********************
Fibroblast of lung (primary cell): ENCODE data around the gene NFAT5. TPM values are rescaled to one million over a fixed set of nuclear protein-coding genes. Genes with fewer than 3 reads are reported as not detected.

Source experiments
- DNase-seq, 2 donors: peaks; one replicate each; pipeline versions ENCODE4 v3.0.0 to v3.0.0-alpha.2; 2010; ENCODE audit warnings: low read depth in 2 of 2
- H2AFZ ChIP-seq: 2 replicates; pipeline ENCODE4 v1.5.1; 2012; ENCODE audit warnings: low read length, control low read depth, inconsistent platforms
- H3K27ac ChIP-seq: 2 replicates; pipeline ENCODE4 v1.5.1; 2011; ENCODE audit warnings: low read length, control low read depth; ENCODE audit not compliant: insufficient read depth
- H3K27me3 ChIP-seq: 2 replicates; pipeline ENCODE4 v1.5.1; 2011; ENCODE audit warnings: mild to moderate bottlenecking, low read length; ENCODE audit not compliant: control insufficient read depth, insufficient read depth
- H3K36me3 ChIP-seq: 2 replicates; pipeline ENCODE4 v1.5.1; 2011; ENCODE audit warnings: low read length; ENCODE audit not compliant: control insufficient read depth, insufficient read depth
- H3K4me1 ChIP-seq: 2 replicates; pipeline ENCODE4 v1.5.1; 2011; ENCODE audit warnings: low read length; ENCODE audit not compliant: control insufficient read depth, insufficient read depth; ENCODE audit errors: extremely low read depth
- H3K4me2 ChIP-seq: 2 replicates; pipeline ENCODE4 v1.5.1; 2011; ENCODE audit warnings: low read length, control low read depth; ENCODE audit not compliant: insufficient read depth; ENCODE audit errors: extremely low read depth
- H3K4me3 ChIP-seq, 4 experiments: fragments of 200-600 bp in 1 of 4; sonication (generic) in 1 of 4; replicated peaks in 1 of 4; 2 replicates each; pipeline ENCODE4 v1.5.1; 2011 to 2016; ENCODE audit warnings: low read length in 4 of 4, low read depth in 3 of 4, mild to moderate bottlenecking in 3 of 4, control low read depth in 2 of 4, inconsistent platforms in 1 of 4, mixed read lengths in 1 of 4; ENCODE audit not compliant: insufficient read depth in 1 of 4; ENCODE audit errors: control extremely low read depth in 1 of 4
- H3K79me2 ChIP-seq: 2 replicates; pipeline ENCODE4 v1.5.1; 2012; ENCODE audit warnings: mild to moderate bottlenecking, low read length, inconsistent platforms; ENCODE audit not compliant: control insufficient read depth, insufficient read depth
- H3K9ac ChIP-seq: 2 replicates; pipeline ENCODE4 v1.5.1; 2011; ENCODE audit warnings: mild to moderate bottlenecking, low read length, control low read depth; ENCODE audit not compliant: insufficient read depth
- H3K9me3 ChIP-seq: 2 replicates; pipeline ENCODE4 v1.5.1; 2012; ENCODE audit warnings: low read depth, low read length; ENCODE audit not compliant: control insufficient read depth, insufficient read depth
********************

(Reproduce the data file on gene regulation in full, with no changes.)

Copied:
Fibroblast of lung (primary cell): ENCODE data around the gene NFAT5. TPM values are rescaled to one million over a fixed set of nuclear protein-coding genes. Genes with fewer than 3 reads are reported as not detected.

Source experiments
- DNase-seq, 2 donors: peaks; one replicate each; pipeline versions ENCODE4 v3.0.0 to v3.0.0-alpha.2; 2010; ENCODE audit warnings: low read depth in 2 of 2
- H2AFZ ChIP-seq: 2 replicates; pipeline ENCODE4 v1.5.1; 2012; ENCODE audit warnings: low read length, control low read depth, inconsistent platforms
- H3K27ac ChIP-seq: 2 replicates; pipeline ENCODE4 v1.5.1; 2011; ENCODE audit warnings: low read length, control low read depth; ENCODE audit not compliant: insufficient read depth
- H3K27me3 ChIP-seq: 2 replicates; pipeline ENCODE4 v1.5.1; 2011; ENCODE audit warnings: mild to moderate bottlenecking, low read length; ENCODE audit not compliant: control insufficient read depth, insufficient read depth
- H3K36me3 ChIP-seq: 2 replicates; pipeline ENCODE4 v1.5.1; 2011; ENCODE audit warnings: low read length; ENCODE audit not compliant: control insufficient read depth, insufficient read depth
- H3K4me1 ChIP-seq: 2 replicates; pipeline ENCODE4 v1.5.1; 2011; ENCODE audit warnings: low read length; ENCODE audit not compliant: control insufficient read depth, insufficient read depth; ENCODE audit errors: extremely low read depth
- H3K4me2 ChIP-seq: 2 replicates; pipeline ENCODE4 v1.5.1; 2011; ENCODE audit warnings: low read length, control low read depth; ENCODE audit not compliant: insufficient read depth; ENCODE audit errors: extremely low read depth
- H3K4me3 ChIP-seq, 4 experiments: fragments of 200-600 bp in 1 of 4; sonication (generic) in 1 of 4; replicated peaks in 1 of 4; 2 replicates each; pipeline ENCODE4 v1.5.1; 2011 to 2016; ENCODE audit warnings: low read length in 4 of 4, low read depth in 3 of 4, mild to moderate bottlenecking in 3 of 4, control low read depth in 2 of 4, inconsistent platforms in 1 of 4, mixed read lengths in 1 of 4; ENCODE audit not compliant: insufficient read depth in 1 of 4; ENCODE audit errors: control extremely low read depth in 1 of 4
- H3K79me2 ChIP-seq: 2 replicates; pipeline ENCODE4 v1.5.1; 2012; ENCODE audit warnings: mild to moderate bottlenecking, low read length, inconsistent platforms; ENCODE audit not compliant: control insufficient read depth, insufficient read depth
- H3K9ac ChIP-seq: 2 replicates; pipeline ENCODE4 v1.5.1; 2011; ENCODE audit warnings: mild to moderate bottlenecking, low read length, control low read depth; ENCODE audit not compliant: insufficient read depth
- H3K9me3 ChIP-seq: 2 replicates; pipeline ENCODE4 v1.5.1; 2012; ENCODE audit warnings: low read depth, low read length; ENCODE audit not compliant: control insufficient read depth, insufficient read depth